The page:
Using MySQL instances

This guide assumes you associated your SSH Key Pair with the instance when it was created, and that you are connected to the Anvil VPN.

The MySQL images HCC provides are CentOS 7 based with MySQL/MariaDB installed and configured to allow remote access for a MySQL user named root. Access to MySQL is provided via this root user and a random password. When the instance is created, the password is set randomly using your SSH Key Pair.  This password can be retrieved via the Dashboard web interface, and is then used to login to MySQL.

The root user is for connecting to MySQL only. Access via SSH is the same as other CentOS-based images, using the centos user and SSH keys. Refer to the instructions for Windows or Mac as needed.

This guide assumes you have already created an instance using the MySQL Server image. In order to access the database, two additional steps are required. A Security Group must be created in OpenStack to allow access to the MySQL port (3306), and the randomly generated password must be recovered.

Create and attach a security group

Log into the Anvil web dashboard at anvil.unl.edu using your HCC credentials.  On the left-hand side navigation menu, click Access & Security.

The Security Groups tab should already be selected. Click the Create Security Group button in the upper right.

A new window will open. Type in “MySQL” for the Name and then click Create Security Group to save and close the window.

Next, click Manage Rules for the newly created MySQL group.

The details page for the group will open. Click the Add Rule button in the upper right.

In the new window, open the Rule drop-down menu and select MYSQL. Click Add to finalize the selection and close the window.

You should now be returned to the details page for the security group. Verify that the MYSQL rule is listed.

Click the Instances button on the left, and locate your MySQL Server instance in the list. Open the drop-down menu on the far right, and choose Edit Security Groups.

A new window will open with the available security groups on the left, and the active ones for the instance on the right. Click the + sign next to the MySQL group to add it to your instance.

It will move from the left side to the right. Now click Save to apply the changes and close the window.

You can now connect to the MySQL server in your instance.

Recover the MySQL password

Once your instance is running, login to the Anvil web dashboard at anvil.unl.edu and click the Instances menu option on left-hand side. You should see an entry for your instance similar to the following:

Click the down arrow next to Create Snapshot to open the drop-down menu and select Retrieve Password:

This will open a new pop-up window where you will need to select your private SSH key file.  Click the Choose File button to open a file explorer window.  

Navigate to your private key file and choose to open the file.  The large text box should now have the contents of your private key.  Click the Decrypt Password button: 

The randomly generated password should appear in the Password field.

Copy and paste this password into a convenient text editor.

Connecting to MySQL

Determine the IP address of your instance by looking at the fourth column entry on the Instances page:

Using the username root along with the recovered password and the IP address, you can now connect to MySQL using the program of your choice. By default, MySQL runs on port 3306.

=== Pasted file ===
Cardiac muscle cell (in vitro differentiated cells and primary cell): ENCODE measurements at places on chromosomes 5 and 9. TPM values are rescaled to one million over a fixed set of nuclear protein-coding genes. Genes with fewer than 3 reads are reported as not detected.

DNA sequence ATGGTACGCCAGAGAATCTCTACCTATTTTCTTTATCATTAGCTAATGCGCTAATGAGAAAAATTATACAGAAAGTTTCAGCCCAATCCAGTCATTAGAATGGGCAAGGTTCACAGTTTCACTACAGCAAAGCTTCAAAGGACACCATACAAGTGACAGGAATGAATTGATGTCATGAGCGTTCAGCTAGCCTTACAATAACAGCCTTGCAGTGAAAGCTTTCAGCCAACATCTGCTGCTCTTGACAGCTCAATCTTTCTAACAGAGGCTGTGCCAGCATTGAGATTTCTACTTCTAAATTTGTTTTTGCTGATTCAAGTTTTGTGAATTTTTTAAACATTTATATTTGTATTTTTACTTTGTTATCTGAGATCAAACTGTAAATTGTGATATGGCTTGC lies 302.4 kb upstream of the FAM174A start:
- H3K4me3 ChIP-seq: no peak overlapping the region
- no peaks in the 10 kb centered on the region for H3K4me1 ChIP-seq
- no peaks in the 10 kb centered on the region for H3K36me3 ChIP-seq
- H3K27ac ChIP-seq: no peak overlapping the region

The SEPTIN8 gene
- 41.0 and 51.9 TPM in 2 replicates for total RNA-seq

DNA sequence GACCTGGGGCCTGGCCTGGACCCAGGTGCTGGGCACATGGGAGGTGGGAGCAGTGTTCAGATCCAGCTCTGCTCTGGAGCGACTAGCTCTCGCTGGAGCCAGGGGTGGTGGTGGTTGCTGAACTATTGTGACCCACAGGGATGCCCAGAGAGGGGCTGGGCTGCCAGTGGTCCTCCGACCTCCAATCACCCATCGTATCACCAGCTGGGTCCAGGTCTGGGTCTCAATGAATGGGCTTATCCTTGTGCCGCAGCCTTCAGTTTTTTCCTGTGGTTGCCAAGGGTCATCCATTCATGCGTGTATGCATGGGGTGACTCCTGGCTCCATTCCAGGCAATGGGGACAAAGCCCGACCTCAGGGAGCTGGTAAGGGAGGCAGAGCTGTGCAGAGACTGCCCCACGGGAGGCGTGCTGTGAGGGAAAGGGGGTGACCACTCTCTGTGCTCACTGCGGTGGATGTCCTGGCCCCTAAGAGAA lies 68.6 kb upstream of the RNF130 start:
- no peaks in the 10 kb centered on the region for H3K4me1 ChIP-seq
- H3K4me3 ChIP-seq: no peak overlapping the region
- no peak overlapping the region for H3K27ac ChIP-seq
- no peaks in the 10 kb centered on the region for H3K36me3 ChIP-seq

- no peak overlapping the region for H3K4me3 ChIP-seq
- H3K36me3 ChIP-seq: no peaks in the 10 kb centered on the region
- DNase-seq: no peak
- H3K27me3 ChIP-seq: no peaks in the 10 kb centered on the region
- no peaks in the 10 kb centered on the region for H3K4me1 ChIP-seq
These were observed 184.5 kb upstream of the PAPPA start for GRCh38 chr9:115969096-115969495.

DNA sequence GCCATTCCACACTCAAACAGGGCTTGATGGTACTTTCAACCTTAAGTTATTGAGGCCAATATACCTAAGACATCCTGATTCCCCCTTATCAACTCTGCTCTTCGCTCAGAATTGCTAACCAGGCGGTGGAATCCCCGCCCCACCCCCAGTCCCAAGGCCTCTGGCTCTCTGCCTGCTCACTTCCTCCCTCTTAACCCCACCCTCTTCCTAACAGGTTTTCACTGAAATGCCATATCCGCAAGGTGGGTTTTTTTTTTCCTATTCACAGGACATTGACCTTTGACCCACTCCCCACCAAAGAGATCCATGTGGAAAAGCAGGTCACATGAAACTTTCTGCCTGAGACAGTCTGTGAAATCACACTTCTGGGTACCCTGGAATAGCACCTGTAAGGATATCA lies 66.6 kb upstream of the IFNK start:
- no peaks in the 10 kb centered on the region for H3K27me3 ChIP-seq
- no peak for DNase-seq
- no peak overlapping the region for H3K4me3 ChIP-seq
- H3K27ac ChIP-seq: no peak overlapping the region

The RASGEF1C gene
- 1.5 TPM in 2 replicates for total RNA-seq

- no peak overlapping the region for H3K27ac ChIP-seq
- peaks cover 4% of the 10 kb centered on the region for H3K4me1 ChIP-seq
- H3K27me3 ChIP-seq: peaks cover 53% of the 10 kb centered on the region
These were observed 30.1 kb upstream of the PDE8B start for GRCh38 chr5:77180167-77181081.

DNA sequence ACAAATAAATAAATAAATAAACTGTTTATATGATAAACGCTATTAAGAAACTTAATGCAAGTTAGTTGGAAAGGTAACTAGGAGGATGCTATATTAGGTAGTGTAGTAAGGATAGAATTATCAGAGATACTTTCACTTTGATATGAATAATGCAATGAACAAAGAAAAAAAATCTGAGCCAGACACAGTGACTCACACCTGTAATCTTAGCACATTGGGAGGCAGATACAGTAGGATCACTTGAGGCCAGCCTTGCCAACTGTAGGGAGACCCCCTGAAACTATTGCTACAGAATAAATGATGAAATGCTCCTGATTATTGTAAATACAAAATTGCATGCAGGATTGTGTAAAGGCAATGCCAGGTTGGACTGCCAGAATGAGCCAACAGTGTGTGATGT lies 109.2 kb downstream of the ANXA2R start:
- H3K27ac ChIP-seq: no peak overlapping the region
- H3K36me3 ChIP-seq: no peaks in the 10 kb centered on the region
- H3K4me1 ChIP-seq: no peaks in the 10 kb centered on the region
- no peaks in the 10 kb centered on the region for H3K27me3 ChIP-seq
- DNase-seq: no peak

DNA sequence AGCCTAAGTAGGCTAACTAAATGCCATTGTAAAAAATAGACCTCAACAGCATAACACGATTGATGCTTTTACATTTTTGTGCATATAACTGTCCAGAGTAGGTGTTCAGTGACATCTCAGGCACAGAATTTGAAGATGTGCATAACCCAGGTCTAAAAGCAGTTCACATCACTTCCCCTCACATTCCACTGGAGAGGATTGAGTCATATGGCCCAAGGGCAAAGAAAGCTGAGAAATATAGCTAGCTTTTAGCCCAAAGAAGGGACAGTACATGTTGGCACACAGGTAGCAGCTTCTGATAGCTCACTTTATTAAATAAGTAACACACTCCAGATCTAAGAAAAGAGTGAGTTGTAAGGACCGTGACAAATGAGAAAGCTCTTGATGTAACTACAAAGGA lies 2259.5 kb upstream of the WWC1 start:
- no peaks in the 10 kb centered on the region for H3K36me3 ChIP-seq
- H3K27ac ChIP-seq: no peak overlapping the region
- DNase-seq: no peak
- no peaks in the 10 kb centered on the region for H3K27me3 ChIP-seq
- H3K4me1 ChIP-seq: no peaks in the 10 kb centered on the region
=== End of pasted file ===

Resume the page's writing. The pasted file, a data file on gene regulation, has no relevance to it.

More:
For example, using the command line client:

[demo20@login ~]$ mysql -u root -h 10.71.104.142 -p
Enter password:
Welcome to the MySQL monitor.  Commands end with ; or \g.
Your MySQL connection id is 6
Server version: 5.5.65-MariaDB MariaDB Server

Copyright (c) 2000, 2013, Oracle and/or its affiliates. All rights reserved.

Oracle is a registered trademark of Oracle Corporation and/or its
affiliates. Other names may be trademarks of their respective
owners.

Type 'help;' or '\h' for help. Type '\c' to clear the current input statement.

mysql>

Using a volume to store the database

By default, the database is stored on the instance’s virtual disk. The amount of space available may not be sufficient for larger databases, so a Volume may be used instead.

All of the following setup commands need to be run as root in the instance after connecting via SSH from either Windows or Mac.

Running commands as root
Extreme care should be taken when running commands as root. It is very easy to permanently delete data or cause irreparable damage to your instance.

In order to use a volume, first follow the instructions to create and attach a volume to your instance MySQL instance. Next, proceed with formatting and mounting the volume in your instance. If all the steps complete without errors, you should have your volume mounted at /mnt/myvolume.

Next, the MySQL server needs to be stopped and the existing contents of its storage directory copied to the volume:

service mysql stop
rsync -av /var/lib/mysql/ /mnt/myvolume/

Now the volume can be unmounted from /mnt/myvolume and remounted over the existing /var/lib/mysql location:

umount /mnt/myvolume
mount /dev/vdb1 /var/lib/mysql

Running the df -h command should show the /var/lib/mysql location as mounted from /dev/vdb1 with the increased storage amount:

/dev/vdb1        99G  183M   94G   1% /var/lib/mysql

In this example the volume size is 100GB. In general, it should be approximately the same size as your volume.

Finally, restart the MySQL server:

service mysql start

Assuming the service command doesn’t return an error, the increased space is now available for use.

The last step is to ensure the volume gets mounted automatically after the instance is rebooted. To enable this, add the following line to the /etc/fstab file:

/dev/vdb1	/var/lib/mysql	ext4	defaults 0 0